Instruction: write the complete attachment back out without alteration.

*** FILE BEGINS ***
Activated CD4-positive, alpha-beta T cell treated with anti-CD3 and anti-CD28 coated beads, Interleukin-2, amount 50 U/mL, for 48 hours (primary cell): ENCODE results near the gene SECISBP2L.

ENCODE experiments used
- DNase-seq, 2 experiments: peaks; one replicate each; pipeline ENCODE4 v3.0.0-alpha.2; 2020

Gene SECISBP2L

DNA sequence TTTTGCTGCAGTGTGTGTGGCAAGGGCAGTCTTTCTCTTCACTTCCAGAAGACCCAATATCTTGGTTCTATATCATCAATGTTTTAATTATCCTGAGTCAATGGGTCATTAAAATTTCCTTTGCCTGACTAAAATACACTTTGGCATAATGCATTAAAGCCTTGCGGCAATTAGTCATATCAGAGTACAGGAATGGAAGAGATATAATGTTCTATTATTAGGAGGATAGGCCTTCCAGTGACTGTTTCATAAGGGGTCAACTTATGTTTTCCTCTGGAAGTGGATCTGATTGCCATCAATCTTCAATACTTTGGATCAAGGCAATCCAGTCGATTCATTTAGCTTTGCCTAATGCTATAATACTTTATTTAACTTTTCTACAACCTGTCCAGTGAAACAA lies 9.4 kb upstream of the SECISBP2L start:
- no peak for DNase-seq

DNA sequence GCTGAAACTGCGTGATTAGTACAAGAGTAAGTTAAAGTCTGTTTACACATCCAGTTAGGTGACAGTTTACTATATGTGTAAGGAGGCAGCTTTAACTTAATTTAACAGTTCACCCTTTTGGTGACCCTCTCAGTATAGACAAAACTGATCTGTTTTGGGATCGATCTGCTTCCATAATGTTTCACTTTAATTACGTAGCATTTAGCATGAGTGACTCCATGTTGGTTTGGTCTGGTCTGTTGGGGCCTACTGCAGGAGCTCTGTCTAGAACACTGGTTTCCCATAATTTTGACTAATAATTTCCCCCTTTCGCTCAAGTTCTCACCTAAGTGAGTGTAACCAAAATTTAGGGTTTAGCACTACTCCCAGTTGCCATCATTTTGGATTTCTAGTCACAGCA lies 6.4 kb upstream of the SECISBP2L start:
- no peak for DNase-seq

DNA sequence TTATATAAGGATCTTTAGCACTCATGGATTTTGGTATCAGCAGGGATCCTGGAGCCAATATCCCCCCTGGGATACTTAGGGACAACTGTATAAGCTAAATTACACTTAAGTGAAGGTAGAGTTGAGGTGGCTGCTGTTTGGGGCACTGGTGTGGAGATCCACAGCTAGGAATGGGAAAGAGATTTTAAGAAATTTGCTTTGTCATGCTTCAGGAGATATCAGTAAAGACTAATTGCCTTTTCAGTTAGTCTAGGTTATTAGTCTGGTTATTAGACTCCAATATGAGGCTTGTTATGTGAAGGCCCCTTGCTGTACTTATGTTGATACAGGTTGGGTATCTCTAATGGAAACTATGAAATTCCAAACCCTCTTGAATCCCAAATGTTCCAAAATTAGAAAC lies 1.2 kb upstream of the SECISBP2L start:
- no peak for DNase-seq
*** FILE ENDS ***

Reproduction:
Activated CD4-positive, alpha-beta T cell treated with anti-CD3 and anti-CD28 coated beads, Interleukin-2, amount 50 U/mL, for 48 hours (primary cell): ENCODE results near the gene SECISBP2L.

ENCODE experiments used
- DNase-seq, 2 experiments: peaks; one replicate each; pipeline ENCODE4 v3.0.0-alpha.2; 2020

Gene SECISBP2L

DNA sequence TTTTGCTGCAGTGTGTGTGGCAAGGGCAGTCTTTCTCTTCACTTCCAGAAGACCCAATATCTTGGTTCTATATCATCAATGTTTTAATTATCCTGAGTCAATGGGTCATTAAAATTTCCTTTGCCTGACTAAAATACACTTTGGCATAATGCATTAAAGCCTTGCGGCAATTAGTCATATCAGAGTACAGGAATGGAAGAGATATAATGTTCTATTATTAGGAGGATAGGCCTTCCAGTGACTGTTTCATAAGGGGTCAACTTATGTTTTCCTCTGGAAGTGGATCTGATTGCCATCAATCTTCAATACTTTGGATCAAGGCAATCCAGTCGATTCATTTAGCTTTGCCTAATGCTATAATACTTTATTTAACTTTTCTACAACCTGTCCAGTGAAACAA lies 9.4 kb upstream of the SECISBP2L start:
- no peak for DNase-seq

DNA sequence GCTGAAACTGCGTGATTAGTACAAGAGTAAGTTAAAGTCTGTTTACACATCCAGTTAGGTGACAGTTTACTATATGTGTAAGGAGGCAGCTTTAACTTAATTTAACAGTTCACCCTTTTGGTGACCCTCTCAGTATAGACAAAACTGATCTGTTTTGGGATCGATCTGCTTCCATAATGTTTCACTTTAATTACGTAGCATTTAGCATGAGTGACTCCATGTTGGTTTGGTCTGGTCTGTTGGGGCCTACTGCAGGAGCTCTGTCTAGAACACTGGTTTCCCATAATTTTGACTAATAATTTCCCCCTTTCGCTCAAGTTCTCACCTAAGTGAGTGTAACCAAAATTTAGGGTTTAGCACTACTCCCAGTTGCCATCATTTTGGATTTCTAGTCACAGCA lies 6.4 kb upstream of the SECISBP2L start:
- no peak for DNase-seq

DNA sequence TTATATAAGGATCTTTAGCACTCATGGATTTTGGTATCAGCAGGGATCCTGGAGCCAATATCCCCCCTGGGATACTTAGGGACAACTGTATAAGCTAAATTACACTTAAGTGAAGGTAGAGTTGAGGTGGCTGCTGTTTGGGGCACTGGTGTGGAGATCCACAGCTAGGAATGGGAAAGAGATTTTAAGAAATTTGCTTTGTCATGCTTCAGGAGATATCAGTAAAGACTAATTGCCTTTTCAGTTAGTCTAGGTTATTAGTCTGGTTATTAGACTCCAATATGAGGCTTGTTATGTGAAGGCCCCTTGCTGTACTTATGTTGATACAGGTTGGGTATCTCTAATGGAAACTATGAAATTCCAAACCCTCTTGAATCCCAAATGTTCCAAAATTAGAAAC lies 1.2 kb upstream of the SECISBP2L start:
- no peak for DNase-seq